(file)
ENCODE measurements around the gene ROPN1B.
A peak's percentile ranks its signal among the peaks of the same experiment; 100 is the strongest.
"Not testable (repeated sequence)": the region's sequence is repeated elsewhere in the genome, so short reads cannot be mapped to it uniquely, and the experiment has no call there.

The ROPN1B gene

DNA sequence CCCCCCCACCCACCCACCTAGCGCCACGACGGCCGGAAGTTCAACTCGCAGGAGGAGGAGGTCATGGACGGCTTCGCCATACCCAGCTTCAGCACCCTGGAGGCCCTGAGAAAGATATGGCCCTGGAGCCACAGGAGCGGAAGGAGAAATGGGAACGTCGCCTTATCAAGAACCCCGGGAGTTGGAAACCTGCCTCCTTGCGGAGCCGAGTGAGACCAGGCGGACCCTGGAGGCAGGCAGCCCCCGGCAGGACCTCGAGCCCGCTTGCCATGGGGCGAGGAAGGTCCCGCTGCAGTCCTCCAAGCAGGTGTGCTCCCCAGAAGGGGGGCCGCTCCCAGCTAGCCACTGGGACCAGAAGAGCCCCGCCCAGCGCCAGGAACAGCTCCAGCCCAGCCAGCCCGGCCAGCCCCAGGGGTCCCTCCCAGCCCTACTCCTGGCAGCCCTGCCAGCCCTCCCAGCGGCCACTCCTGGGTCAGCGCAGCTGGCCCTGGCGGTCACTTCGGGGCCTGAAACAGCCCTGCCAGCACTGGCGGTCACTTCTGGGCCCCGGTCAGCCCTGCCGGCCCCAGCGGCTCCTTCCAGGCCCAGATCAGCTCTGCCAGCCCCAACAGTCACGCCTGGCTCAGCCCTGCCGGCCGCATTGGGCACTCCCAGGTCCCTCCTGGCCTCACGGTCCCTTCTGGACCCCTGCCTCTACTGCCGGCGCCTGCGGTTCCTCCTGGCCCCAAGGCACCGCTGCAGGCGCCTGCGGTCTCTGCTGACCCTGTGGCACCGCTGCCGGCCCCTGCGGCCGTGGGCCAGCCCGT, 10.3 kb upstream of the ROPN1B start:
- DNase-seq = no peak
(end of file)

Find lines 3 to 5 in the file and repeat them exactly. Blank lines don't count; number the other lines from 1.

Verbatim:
"Not testable (repeated sequence)": the region's sequence is repeated elsewhere in the genome, so short reads cannot be mapped to it uniquely, and the experiment has no call there.

The ROPN1B gene

DNA sequence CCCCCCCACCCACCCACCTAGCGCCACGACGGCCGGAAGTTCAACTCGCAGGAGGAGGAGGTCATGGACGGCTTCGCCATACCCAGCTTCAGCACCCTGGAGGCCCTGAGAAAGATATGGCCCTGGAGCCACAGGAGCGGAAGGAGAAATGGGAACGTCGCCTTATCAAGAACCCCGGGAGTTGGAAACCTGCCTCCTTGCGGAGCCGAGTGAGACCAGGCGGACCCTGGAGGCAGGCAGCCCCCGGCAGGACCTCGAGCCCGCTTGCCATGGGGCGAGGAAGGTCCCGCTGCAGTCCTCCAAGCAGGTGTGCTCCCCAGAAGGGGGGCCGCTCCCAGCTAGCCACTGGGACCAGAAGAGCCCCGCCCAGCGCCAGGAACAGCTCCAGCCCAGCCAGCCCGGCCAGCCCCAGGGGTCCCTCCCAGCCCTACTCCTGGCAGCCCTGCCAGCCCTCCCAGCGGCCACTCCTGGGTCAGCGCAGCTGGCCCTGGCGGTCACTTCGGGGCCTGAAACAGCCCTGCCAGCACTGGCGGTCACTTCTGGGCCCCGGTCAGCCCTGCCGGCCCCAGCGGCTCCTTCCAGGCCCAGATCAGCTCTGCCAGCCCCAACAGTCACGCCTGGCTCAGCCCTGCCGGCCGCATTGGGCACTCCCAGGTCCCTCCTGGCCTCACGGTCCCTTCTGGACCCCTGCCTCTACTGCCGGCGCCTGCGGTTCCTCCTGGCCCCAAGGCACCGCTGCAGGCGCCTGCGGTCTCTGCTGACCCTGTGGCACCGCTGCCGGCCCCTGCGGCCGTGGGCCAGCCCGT, 10.3 kb upstream of the ROPN1B start: